People rarely get excited by a slide deck. But every year, for over 20 years, those in the tech world hail the release of Mary Meeker's Internet Trends report

To distill the overall trends from this year's report to one phrase — decelerating growth.

“Growth around the world is slowing, and it’s important for all of us to think about it,” Meeker said.

Meeker, partner at Menlo Park, Calif.-based venture capital firm Kleiner Perkins Caufield & Byers, revealed global internet use flatlining, a slowing of global smartphone user growth, slowing commodity prices, challenges for the ad industry and a shift in how people interact with the internet. 

But all is not hopeless. 

The report reveals areas for opportunity for businesses that understand and deliver on the demands of their audiences.

Some highlights from the report:

The End of 'Easy Growth'

Global internet use has flatlined according to Meeker, “it’s actually decelerating if you exclude India.” India has surpassed the US to rank as the number two market of internet users behind China.

The report also shows declining global smartphone use, essentially due to the market in developed nations being flooded and the high cost per capita income of smart phones in less developed parts of the world. 

What do these trends add up to? "Easy growth" is in the past according to Meeker. 

Global government debt has been climbing steadily, population growth is slowing down and global life expectancy is now 72 years. All this means greater risks like an aging population and higher debt, but Meeker points out these factors also leave room for innovative businesses, more jobs and lower market prices — and the internet can power this.

More Online Advertising, But Most Still Misses the Mark

Competition will only heat up in the market Meeker describes. 

US online advertising growth is an accelerating business, with Google and Facebook accounting for three-quarters of the rising share of growth.

“Google has proven effective online advertising works,” Meeker said. But in contrast to Google's success, most advertising fails to hit the mark. 

Eighty-one percent of consumers mute annoying ads, 62 percent get turned off by pre-roll advertising and 93 percent are considering using ad blocking software.

But some brands deliver effective video ads, which Meeker describes as short, entertaining and authentic with context. Meeker referenced a 10-second Spotify and Furious 7 ads on Snapchat that received millions of views.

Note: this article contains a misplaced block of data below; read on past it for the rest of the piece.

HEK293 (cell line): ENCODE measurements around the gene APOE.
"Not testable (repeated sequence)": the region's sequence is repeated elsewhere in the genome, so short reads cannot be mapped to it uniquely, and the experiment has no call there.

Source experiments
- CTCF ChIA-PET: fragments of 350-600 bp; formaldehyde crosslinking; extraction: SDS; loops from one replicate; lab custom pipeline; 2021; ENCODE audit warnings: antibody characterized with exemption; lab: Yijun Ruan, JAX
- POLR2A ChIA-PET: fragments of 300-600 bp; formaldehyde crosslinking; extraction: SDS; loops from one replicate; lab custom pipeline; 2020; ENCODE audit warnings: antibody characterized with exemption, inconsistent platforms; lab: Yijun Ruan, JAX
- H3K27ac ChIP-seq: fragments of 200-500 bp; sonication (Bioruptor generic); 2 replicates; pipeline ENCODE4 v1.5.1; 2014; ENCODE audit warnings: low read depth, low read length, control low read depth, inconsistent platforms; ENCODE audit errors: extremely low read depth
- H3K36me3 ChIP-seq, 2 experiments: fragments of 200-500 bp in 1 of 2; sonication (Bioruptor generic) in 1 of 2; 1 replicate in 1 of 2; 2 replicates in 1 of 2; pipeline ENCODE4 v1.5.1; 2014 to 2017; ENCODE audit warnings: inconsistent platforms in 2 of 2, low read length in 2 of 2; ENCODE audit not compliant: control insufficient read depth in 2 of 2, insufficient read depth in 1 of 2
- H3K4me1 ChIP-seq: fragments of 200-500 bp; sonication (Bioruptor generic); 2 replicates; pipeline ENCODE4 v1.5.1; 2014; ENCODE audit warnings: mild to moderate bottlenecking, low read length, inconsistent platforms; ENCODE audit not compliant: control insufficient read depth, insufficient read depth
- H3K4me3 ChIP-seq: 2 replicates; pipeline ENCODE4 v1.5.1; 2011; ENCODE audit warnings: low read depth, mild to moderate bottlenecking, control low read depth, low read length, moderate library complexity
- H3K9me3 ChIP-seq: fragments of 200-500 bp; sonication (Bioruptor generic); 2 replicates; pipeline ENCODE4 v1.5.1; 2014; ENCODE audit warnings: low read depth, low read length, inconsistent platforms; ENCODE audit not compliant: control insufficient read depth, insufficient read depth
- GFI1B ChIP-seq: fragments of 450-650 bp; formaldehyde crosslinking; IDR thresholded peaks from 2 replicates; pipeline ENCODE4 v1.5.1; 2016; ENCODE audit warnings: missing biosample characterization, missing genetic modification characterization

Algorithms Drive E-Commerce 

On the commerce front, Meeker discussed the intertwining of retail, technology, media and distribution. Retailers no longer deal only in the physical goods they sell, but use the data created by every transaction to create new products and hyper-targeted marketing.

For Meeker, one of these major movers is StitchFix, the online women’s stylist that combines survey data and stylist recommendations with its algorithm to ship unique boxes to every customer. According to the report, 39 percent of customers purchase the majority of their clothes in the box, versus 30 percent a year ago. “It’s a big deal,” Meeker said.

Learning Opportunities

Image-based platforms, such as Pinterest and OfferUp, show increased opportunities for monetization and e-commerce integration. 

Meeker also cites the example of Houzz, which combines content, commerce and community to deliver higher engagement rates and increased conversions. 

Visuals Win the Day and Messaging Has a 'Secret Sauce'

Visuals as a primary messaging medium continues to rise. Meeker holds up Snapchat as the ideal formula for visual and advertising success, which offers a combination of storytelling, creativity, messaging and sharing.

Remembering customer identity, time, specifics, preferences and context creates the messaging "secret sauce," said Meeker. This “magic of the thread” helped Hyatt and Rogers Communications, for example, drive better customer satisfaction in their messaging. 

“The best way to contact millennials is social media and chat. The worst way is telephone,” Meeker said.

Who Wants to Type? Voice Interfaces More Accurate, Popular

Beyond messaging, Meeker says we can expect voice interfaces to take off. For consumers, it’s fast, easy and personalized. Plus, people don’t have to type or enter anything.

“The key to success of voice interaction is 99 percent accuracy and understanding, plus low latency,” she said. According to data from Hound, Baidu and Google, major platforms are already seeing 90 percent accuracy or more.

Voice search broadens the parameters of the "always on" consumer. By freeing search from the keyboard, consumers can use internet searches at will and benefit from the context, localization and personal preferences gleaned from previous searches.

Meeker pointed to two factors to succeed with voice: accuracy and low latency.

Data as Platforms

All of this connectivity will only result in more devices and channels producing and pushing increasing volumes of data to the cloud. Per Meeker’s predictions, the “next big wave” of data lies in leveraging this unlimited data and connectivity and figuring out how to interpret the information to improve lives and enterprises.

Data analytics tools are increasingly built for non-technical users, allowing for greater access and integration of data within business workflows. Meeker points to improvements in several other areas with this increased sophistication in tools, such as CRM, data security and data mapping. 

Dig further into Meeker's findings in her 213 slide report here.

Title image "Dark Coast" (CC BY-SA 2.0) by nosha